LT On-line: Lesson 329 Feb, 2000 By: Mark Middlebrook
From LT to Word
Page 1: Introduction and exchange acronyms
At various times,
you probably need to paste a drawing into a report or other word processing
document. If you've run into problems using ordinary Windows cut-and-paste
methods or you're still relying on scissors and glue, then this tutorial
is for you. You'll learn the efficient, reliable way to put AutoCAD LT
or AutoCAD drawings into a word processing document, as shown in figure
1. The procedure described here works in AutoCAD LT 97-2000, as well
as AutoCAD Release 14-2000.
There are several ways to transfer drawings from AutoCAD LT to a word processor or other Windows program, but not all of the methods work well. The three most common methods are OLE, WMF, and BMP.
Although Object Linking and Embedding (OLE) is the standard Windows way of exchanging data between two programs (figure 2), OLE is afflicted with numerous practical problems.
First, compound OLE documents can slow down
performance--sometimes a lot. Second, supporting OLE well is a difficult
programming job, and many applications, including AutoCAD LT, suffer from
OLE design limitations and bugs. Third, getting consistent hard-copy output
can be tricky, especially when you plot from AutoCAD LT. OLE objects that
look fine on the screen often undergo amazingly creative but not necessarily
desirable transformations when they come out on paper. In my experience,
the potential benefits of using OLE with AutoCAD LT just aren't worth
all the pitfalls and limitations that you have to work around.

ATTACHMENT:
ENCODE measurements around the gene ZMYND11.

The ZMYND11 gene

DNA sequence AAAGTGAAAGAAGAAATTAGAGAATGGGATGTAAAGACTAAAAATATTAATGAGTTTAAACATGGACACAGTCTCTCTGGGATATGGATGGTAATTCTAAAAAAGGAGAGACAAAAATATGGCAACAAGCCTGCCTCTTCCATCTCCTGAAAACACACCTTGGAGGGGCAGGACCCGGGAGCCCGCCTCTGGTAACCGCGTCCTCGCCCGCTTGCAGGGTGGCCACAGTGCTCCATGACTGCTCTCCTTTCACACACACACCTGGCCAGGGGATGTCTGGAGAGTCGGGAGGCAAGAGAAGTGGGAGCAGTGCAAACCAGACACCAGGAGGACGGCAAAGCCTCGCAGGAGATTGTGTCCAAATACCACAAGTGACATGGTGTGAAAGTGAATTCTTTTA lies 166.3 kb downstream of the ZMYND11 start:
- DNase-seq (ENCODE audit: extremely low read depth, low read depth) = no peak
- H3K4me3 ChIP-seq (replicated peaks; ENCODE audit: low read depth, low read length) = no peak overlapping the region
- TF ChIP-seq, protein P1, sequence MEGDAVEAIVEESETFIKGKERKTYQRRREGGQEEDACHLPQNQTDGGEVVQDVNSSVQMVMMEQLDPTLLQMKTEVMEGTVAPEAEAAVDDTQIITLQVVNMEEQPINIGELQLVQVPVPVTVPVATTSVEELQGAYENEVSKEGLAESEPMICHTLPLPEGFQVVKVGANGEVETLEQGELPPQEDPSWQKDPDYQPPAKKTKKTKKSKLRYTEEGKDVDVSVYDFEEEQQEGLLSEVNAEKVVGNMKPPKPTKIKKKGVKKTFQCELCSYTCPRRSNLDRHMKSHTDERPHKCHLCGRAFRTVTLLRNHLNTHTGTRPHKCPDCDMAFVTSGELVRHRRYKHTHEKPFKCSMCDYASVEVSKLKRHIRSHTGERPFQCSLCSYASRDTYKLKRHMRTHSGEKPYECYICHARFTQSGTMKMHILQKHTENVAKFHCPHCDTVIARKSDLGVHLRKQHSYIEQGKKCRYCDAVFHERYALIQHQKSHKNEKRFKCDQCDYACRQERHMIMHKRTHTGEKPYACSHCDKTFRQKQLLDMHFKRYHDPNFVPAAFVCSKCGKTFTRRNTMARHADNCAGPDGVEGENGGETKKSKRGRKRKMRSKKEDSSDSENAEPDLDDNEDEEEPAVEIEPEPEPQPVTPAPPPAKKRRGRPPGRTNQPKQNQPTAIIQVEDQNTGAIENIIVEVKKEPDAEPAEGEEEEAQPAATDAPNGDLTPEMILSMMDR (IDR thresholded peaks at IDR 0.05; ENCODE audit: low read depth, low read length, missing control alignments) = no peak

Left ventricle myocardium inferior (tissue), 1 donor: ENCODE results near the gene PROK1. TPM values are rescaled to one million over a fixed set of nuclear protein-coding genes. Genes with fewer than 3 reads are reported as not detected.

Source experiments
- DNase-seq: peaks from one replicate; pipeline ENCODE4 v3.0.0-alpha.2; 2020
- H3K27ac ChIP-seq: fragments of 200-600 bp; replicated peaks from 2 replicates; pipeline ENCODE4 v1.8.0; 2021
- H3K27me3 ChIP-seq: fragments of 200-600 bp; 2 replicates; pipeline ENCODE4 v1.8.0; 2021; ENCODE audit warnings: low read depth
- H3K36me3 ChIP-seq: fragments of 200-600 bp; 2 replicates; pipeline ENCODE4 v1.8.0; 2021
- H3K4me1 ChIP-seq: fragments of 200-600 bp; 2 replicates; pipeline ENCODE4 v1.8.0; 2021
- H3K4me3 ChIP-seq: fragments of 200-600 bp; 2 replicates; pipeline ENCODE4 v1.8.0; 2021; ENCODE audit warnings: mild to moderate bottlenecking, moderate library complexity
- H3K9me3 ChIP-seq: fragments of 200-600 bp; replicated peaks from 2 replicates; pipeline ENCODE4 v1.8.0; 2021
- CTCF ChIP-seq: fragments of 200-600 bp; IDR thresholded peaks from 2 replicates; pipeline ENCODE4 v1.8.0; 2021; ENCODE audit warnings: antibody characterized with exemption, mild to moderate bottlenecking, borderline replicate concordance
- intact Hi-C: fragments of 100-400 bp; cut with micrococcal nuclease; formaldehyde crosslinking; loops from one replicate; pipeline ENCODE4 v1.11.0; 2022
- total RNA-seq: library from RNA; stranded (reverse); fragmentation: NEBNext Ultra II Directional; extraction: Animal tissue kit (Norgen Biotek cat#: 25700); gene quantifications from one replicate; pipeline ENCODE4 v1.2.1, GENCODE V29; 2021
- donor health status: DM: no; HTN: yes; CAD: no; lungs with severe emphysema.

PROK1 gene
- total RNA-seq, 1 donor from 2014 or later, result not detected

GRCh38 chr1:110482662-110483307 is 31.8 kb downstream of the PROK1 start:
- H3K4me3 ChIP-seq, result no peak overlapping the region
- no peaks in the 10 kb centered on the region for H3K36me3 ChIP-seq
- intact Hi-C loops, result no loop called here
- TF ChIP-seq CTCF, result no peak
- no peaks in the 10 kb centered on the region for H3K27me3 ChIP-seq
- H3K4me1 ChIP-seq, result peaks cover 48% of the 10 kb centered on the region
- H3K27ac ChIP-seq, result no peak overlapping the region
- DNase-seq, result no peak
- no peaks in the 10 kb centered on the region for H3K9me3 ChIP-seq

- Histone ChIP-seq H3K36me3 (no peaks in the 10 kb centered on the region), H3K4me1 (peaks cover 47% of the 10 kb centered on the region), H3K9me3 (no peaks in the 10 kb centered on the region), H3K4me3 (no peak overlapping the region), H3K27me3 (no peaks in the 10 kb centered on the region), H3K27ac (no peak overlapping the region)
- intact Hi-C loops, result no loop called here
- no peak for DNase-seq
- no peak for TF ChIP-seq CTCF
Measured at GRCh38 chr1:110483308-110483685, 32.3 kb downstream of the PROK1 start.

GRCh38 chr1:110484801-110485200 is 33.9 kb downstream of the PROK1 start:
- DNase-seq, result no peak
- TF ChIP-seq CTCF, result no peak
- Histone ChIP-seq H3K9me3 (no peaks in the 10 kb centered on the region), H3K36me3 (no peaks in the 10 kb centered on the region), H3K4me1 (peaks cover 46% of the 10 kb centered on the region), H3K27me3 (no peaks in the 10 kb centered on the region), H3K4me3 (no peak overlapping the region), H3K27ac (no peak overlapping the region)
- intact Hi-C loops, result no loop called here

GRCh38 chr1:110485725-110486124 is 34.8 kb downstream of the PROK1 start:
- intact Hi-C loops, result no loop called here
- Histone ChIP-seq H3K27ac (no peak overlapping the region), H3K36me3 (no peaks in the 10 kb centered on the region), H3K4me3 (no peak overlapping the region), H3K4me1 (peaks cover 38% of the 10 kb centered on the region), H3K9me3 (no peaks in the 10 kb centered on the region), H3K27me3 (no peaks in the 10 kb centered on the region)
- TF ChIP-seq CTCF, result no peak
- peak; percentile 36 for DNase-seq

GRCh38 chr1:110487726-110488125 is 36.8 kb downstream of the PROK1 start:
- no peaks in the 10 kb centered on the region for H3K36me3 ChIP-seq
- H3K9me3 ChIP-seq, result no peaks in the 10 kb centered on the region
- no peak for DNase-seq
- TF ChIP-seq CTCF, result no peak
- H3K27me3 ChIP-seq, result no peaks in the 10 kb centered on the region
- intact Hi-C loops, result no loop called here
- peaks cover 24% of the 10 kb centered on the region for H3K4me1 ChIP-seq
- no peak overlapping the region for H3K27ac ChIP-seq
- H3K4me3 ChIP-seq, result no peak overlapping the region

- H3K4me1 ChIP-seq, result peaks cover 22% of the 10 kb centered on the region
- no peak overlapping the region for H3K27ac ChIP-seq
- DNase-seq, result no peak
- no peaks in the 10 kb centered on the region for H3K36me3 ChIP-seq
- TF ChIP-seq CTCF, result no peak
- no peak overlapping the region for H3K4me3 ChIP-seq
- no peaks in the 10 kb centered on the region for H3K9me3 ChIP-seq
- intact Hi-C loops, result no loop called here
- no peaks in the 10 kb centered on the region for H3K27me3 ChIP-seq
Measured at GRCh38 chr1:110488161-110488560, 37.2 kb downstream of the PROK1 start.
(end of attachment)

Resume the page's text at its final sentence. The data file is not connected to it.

You can create a WMF (Windows MetaFile) from all or some of the objects in an AutoCAD LT drawing with the Export or Wmfout command (figure 3).
The WMF file includes a vector representation that's fairly faithful to
the graphics in the AutoCAD LT DWG file, which also uses a vector format.
(A vector format stores graphics as collections of geometrical objects,
such as lines, polygons, and text. Vector graphics are good for high geometrical
precision and for stretching or squeezing images to different sizes. These
two characteristics make vector formats especially suitable for CAD.)
Many other Windows programs, including Microsoft Word, do a decent job
of importing WMF files. I've found WMF to be the most reliable and efficient
way to transfer drawing graphics to a Word document.
The other common format for exchanging graphics between Windows programs is BMP (BitMaP). Although the Bmpout command in AutoCAD LT creates a BMP file from all or part of a drawing (figure 4), BMP usually is a bad choice for representing vector graphics of the sort that appear in CAD drawings.
For one thing, most CAD drawings turn into monstrously large BMP files.
As an example, I opened a small 100KB DWG file showing a simple house
plan and exported it to both WMF and BMP formats. The exported WMF file
was about the same size as the DWG file, while the exported BMP file was
over 2 MB! Another problem is that BMP is a raster (or bit-map) format.
A raster format stores graphics as a series of little dots, or pixels.
Raster graphics are good for depicting photographic detail and lots of
colors, but not so good for most CAD drawings.